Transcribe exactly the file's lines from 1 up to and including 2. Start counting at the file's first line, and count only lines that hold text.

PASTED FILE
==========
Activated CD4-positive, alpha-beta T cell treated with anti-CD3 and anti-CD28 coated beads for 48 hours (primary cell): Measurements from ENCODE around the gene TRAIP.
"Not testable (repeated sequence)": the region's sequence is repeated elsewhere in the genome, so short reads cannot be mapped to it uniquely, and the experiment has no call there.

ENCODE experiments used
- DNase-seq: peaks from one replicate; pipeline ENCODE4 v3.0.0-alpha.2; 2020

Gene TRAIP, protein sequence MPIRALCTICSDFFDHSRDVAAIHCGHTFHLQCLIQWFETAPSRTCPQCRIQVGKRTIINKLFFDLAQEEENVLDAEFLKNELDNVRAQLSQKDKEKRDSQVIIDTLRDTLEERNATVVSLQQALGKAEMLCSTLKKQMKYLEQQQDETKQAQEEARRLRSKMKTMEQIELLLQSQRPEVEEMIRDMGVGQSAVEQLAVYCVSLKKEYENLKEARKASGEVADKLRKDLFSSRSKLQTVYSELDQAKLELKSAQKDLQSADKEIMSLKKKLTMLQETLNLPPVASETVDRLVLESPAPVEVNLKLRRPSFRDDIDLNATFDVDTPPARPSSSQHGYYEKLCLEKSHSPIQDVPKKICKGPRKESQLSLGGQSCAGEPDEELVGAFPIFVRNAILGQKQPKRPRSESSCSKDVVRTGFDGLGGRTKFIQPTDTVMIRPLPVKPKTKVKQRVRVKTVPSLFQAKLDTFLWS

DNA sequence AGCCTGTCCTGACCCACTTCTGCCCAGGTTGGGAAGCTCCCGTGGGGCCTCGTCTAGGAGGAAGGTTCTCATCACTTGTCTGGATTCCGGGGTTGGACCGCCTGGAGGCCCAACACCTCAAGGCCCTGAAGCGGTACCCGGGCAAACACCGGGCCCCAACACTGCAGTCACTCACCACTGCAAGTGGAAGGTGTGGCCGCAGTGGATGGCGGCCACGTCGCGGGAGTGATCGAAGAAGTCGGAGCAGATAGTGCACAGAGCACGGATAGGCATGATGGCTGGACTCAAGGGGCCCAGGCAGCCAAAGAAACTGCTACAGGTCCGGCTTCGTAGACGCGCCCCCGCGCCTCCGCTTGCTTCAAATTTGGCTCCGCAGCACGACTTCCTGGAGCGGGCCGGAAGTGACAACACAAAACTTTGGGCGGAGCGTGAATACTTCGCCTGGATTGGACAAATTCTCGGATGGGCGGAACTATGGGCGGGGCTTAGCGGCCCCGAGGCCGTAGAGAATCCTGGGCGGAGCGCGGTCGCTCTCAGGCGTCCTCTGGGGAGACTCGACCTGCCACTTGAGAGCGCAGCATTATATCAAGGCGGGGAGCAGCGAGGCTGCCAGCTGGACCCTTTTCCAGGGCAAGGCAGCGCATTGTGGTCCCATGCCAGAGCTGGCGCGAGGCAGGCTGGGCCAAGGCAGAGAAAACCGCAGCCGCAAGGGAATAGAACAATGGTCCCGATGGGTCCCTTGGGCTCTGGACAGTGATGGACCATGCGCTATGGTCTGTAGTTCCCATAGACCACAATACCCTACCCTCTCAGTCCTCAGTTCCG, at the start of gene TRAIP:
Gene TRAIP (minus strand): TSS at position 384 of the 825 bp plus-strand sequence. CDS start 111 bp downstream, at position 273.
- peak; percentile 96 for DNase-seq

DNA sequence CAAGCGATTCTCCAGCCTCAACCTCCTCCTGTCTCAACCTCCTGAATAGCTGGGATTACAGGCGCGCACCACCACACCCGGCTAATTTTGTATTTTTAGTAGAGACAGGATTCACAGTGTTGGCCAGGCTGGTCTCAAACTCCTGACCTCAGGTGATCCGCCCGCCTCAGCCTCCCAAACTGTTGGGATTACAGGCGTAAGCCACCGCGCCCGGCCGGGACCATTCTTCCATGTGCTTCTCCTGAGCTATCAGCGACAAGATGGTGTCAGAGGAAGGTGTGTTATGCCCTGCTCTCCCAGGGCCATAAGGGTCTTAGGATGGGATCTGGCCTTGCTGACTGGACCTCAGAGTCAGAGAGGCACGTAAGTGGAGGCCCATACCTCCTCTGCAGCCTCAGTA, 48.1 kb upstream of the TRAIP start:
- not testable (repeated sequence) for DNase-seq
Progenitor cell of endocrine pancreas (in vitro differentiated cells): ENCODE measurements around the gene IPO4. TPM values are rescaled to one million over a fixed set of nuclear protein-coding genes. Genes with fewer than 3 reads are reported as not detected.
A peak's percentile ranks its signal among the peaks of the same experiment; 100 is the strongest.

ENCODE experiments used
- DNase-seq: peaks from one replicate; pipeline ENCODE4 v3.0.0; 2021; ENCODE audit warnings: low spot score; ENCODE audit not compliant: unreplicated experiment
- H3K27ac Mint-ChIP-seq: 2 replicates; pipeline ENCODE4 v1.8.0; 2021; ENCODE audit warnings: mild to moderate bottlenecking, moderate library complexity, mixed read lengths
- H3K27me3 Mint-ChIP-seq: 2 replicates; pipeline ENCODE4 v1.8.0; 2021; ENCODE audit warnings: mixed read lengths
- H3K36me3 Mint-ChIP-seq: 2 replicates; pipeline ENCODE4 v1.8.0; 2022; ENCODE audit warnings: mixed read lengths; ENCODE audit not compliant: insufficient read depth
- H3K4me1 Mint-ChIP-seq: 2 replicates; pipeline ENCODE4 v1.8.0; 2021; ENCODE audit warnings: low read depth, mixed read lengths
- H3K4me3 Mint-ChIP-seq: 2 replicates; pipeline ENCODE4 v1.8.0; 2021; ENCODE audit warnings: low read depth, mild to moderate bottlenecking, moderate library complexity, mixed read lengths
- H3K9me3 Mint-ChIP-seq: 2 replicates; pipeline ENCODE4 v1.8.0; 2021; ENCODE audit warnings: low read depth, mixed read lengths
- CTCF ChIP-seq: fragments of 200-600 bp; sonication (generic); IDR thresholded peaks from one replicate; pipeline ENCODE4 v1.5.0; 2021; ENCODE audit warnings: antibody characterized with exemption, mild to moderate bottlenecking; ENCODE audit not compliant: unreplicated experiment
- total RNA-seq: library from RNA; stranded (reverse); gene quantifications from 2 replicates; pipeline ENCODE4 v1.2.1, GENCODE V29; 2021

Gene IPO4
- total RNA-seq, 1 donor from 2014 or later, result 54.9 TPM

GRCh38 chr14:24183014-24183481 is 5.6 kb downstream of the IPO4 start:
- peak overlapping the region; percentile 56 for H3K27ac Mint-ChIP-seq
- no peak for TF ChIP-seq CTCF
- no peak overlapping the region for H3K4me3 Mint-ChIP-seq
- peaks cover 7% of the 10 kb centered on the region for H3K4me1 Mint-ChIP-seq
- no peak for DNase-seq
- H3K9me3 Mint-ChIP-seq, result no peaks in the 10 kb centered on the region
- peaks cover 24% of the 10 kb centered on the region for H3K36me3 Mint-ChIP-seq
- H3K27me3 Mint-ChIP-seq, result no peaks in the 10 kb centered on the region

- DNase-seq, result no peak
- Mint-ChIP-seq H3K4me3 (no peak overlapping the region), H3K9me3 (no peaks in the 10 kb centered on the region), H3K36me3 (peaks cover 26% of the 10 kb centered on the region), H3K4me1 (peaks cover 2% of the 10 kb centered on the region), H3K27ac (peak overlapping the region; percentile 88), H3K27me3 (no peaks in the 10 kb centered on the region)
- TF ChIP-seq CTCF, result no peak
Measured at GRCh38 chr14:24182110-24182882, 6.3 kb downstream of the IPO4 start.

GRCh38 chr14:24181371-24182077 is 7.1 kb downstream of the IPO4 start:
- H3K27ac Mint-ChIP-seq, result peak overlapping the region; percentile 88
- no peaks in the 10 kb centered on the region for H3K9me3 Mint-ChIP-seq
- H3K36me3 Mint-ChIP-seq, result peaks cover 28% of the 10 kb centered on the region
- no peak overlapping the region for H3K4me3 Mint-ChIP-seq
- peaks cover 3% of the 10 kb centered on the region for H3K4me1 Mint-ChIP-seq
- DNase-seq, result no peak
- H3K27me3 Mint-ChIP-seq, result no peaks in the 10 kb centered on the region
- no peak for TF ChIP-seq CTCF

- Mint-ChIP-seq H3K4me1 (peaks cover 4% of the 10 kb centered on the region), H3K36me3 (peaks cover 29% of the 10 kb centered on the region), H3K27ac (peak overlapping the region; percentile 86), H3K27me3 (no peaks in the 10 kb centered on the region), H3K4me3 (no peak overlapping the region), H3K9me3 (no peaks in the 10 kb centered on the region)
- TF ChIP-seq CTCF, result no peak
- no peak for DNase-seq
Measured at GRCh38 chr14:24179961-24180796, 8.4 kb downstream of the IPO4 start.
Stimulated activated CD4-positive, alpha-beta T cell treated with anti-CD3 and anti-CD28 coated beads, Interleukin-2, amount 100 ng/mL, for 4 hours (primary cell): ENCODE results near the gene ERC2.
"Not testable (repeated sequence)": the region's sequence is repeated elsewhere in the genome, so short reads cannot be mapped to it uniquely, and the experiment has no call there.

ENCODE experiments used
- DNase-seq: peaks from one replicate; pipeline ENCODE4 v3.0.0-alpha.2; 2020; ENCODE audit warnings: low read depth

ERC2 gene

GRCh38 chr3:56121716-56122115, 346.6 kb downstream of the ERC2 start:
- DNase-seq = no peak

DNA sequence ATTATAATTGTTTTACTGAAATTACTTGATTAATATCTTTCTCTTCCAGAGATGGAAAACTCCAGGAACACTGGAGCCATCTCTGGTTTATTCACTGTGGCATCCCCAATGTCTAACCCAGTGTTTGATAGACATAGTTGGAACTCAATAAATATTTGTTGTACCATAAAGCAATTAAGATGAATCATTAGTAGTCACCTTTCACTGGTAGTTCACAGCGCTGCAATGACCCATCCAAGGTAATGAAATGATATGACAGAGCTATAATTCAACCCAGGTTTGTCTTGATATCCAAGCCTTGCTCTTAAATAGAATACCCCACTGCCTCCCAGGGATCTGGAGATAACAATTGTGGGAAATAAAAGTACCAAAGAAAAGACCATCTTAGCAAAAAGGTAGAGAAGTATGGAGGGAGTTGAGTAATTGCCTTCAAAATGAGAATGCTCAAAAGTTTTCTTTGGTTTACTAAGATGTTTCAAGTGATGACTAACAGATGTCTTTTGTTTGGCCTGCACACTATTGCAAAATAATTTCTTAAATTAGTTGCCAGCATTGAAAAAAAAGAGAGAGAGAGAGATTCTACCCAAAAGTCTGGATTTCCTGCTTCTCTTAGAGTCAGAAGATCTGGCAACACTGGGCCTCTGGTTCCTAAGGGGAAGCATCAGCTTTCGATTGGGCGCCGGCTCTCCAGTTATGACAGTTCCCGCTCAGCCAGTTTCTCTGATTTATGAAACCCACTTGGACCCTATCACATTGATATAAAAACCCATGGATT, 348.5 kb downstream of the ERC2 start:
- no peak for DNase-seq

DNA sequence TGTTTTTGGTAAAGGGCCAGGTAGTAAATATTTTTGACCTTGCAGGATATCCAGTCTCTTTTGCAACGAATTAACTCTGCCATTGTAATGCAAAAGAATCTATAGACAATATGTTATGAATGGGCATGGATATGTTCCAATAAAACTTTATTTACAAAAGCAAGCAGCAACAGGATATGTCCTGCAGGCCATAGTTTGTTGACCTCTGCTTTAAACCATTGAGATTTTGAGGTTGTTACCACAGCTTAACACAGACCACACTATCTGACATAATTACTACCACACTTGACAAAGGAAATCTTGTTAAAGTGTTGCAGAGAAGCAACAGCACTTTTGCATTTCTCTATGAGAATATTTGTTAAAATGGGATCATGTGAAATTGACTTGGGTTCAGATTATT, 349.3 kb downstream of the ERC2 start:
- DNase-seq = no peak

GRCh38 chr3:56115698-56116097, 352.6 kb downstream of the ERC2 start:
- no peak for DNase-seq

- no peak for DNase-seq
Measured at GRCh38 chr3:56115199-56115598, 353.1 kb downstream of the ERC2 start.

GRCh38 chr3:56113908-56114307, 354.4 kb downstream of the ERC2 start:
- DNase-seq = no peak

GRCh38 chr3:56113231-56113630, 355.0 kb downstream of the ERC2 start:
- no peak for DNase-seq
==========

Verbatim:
Activated CD4-positive, alpha-beta T cell treated with anti-CD3 and anti-CD28 coated beads for 48 hours (primary cell): Measurements from ENCODE around the gene TRAIP.
"Not testable (repeated sequence)": the region's sequence is repeated elsewhere in the genome, so short reads cannot be mapped to it uniquely, and the experiment has no call there.